The emergence of philosophy has not been a single, definitive historical event. Rather than a discipline notable for its purpose or method, or for questions and objectives universal across space and time, philosophy is a sort of atmospheric condition, arising suddenly—everywhere and at all times. It can hold sway over human knowledge for a certain period, but also abruptly vanish, often for reasons unknown, just as mild spring weather or a storm can dissipate at a moment’s notice.
In this sense the notion of a progressive or even nonlinear history of thought is, like the existence of an archive, a canon, or a patrimony of philosophical works or texts, illusory. There is only a meteorology of thought in the original, Aristotelian sense of a science concerned with the long list of phenomena “that are natural” but whose “order is less perfect than that of the first elements of bodies,” with “winds and earthquakes,” “with the falling of thunderbolts and with whirlwinds and fire-winds.”
“Philosophical” ideas and concepts are not specific bits of knowledge to be compounded with other forms of knowledge or ideas but, rather, a sort of movement that calls into play the very element of reason and knowledge, a certain climate, an unstable yet powerful configuration of current knowledge—just as wind, clouds, and rain are not elements added to those existing in the world but just their contingent modification, or the manifestation of their power and influence over us. Just as a certain temperature, a certain light, or any new arrangement of natural elements can change the look of a place and determine its inhabitability, any philosophical event will modify the arrangement of knowledge and learning of a historical context, and thus radically change its mode of existence.
We start, then, with an obvious epistemological point: philosophy is atmospheric because the truth always exists in the form of an atmosphere. Only in mixing with all of the other elements does anything find its identity: atmosphere is truer than essence. Inversely, if philosophy prefers atmosphere to essence, it is because atmosphere is the totality of elements in its extreme form. In this sense the atmospheric nature of philosophical knowledge manifests especially in its form, and in the impossibility of reducing it to a body of knowledge defined by a specific objective, method, or style, to the exclusion of others.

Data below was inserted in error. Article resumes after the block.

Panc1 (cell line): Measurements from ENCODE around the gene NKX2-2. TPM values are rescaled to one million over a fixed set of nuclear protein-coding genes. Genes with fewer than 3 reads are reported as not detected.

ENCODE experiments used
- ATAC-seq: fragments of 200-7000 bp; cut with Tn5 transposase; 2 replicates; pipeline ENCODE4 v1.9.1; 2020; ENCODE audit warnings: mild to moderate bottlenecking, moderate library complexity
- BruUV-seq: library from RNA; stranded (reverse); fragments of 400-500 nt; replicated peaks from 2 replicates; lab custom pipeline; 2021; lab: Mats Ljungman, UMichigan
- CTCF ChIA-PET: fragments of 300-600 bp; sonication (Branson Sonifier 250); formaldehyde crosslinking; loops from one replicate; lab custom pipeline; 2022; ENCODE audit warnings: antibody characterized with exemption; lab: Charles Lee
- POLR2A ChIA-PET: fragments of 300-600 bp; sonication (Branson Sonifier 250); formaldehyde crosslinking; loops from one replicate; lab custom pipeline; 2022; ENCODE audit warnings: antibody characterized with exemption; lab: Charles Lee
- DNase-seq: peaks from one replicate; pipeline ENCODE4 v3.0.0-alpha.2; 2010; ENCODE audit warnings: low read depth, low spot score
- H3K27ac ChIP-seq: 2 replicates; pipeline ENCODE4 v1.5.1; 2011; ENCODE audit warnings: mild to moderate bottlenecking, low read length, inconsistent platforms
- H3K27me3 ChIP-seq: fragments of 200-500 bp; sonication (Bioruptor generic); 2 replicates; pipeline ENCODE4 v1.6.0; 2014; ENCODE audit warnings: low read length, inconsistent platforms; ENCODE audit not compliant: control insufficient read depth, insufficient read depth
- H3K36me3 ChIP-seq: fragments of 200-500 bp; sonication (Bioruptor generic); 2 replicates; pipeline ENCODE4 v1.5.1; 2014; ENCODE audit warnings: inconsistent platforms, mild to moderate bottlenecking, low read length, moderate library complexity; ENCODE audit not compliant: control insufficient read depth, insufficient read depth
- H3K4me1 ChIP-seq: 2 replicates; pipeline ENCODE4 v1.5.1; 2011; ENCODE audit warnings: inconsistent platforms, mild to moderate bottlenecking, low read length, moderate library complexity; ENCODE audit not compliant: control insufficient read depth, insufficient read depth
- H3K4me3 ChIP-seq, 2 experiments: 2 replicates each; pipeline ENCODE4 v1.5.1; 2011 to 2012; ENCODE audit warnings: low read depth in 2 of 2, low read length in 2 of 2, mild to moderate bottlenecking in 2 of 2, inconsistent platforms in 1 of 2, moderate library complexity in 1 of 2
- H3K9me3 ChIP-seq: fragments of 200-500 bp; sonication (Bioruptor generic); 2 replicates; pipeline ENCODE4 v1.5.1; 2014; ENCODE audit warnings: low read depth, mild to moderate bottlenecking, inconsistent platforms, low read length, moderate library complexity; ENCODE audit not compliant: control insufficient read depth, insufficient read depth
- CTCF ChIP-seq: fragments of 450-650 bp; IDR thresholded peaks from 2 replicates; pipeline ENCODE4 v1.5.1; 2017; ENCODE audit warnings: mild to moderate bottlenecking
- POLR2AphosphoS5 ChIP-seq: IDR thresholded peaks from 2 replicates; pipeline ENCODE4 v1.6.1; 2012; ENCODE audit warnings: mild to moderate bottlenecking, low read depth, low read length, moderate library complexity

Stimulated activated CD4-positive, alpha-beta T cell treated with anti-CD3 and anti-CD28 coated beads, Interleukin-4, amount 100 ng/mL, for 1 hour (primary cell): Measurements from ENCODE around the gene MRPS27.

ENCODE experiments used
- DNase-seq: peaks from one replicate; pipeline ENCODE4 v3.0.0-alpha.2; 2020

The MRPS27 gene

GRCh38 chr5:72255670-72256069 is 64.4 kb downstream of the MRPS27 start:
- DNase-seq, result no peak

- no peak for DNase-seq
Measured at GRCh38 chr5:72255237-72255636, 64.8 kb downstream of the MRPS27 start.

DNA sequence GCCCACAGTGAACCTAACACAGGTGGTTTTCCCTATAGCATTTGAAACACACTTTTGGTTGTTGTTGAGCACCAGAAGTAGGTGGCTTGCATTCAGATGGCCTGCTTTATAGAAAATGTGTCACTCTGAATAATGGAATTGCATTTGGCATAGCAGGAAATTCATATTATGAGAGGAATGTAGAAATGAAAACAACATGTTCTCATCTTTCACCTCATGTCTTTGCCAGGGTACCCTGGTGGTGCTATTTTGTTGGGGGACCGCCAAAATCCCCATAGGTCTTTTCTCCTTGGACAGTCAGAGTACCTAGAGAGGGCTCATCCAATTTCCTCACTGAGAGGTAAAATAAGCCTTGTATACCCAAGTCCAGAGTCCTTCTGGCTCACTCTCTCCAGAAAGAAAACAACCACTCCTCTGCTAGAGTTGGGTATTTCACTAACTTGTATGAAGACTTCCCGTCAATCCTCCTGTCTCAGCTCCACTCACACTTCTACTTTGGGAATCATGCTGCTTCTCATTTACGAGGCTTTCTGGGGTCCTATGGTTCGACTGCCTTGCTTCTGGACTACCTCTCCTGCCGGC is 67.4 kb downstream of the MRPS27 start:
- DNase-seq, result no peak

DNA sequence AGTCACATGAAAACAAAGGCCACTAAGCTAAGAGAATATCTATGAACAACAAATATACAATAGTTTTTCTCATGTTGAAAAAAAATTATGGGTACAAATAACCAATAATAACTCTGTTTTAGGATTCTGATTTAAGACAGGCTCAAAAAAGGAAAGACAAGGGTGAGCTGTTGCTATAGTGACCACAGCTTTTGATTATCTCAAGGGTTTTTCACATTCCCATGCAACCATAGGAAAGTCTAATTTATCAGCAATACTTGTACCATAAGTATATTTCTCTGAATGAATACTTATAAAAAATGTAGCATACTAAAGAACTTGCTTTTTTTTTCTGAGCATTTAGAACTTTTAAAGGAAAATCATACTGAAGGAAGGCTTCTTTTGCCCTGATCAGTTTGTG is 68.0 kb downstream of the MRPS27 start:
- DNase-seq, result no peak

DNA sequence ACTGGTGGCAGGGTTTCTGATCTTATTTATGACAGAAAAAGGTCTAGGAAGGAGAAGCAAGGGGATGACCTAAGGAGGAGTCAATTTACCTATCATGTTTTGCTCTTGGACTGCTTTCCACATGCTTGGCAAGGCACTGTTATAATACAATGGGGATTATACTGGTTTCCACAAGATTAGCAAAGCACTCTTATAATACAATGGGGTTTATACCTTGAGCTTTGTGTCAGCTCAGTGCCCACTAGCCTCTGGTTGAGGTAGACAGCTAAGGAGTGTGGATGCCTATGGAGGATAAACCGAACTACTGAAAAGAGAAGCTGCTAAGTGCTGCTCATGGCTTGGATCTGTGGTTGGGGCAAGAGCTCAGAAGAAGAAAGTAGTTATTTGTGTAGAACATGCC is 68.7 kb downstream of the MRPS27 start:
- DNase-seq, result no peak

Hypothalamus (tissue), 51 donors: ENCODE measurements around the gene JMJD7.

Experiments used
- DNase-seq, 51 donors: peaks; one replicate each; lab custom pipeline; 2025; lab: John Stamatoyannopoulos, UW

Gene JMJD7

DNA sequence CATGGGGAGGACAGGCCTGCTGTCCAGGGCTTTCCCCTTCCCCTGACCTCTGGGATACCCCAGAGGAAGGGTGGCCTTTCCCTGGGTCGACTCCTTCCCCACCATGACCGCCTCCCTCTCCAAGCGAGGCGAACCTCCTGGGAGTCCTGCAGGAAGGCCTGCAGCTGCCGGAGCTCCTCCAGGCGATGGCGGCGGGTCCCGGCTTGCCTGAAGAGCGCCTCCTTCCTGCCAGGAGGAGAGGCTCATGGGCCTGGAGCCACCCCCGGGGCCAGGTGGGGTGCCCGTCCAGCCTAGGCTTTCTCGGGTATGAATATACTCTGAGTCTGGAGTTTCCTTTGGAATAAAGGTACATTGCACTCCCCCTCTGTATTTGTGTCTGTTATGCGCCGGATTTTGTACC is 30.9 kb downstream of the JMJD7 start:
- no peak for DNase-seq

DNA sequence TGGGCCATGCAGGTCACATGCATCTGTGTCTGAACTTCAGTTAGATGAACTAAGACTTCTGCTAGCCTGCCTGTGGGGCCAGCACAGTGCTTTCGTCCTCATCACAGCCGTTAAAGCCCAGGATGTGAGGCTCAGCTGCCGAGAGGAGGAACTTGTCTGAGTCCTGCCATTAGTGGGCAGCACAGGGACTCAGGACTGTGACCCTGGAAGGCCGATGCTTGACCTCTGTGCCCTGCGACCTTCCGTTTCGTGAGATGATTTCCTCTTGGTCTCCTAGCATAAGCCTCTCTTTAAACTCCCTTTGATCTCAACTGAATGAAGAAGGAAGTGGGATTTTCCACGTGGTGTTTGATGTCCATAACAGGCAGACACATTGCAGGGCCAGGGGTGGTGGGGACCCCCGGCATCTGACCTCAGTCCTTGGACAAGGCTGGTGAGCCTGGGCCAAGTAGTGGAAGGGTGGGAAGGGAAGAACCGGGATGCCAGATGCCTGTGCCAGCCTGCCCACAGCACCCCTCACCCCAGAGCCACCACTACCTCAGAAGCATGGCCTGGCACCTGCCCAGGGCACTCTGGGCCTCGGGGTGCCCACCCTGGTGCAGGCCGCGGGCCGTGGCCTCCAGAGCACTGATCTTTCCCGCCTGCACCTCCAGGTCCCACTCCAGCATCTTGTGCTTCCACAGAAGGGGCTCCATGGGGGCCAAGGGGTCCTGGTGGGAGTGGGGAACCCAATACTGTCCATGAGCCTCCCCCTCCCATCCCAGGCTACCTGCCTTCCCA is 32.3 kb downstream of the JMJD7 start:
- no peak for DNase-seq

If, then, it is impossible to reduce philosophy to a specific objective, to a “homogeneous” and univocal field of inquiry, the reason is that philosophy is everywhere. Far from opposing other forms of knowledge—physics, literature, computer science, art—it coincides with the limits of the knowable and the nameable. Nothing is innately philosophical, and any object—even one that does not and could never exist—can and should be subject to philosophy.
In the same way, it is strictly impossible to discern the slightest stylistic continuity from one philosophical book to another. Throughout its history philosophy has resorted to all available literary genres—from novel to poem, treatise to aphorism, tale to mathematical formula. By custom, then, any symbolical form is ipso facto philosophical, and no such form may claim a greater capacity to attain the truth; no writing style is more apt for philosophy than any other. The contemporary academic fetish for the uncertain Volapük of the footnoted essay has, from this point of view, no grounds for being. A film, sculpture, or pop song can be just as intensely philosophical as a geological treatise—the Critique of Pure Reason, or an adage uttered with the faux nonchalance of a dandy.
It is impossible, finally, to distill a single method. The sole method is an extremely intense love of learning, a savage, raw, undisciplined passion for knowledge in all its forms and for all its purposes. Philosophy is knowledge under the sign of Eros, the coarsest and most undisciplined of all the gods. It can never be a discipline. It is, on the contrary, the affirmation that human knowledge can abide no discipline, no moral, no epistemology. This is why no idea could ever be found in an archive: philosophy embodies the rift in all tradition; the clinamen within every discipline that allows a specific body of knowledge to become a paradigm, to serve as an example. It is the counter-ideal to the Socratic atopia: philosophical thought is not nowhere but everywhere. Like an atmosphere.
EMANUELE COCCIA started off as a scholar of 13th-century philosophy. A philosopher, writer, and Associate Professor at the Ècole des Hautes Ètudes en Sciences Sociales in Paris, he now devotes a large part of his work to life in contemporary culture. He is notably the author, in English, of The Sensible Life (Fordham University Press, 2016).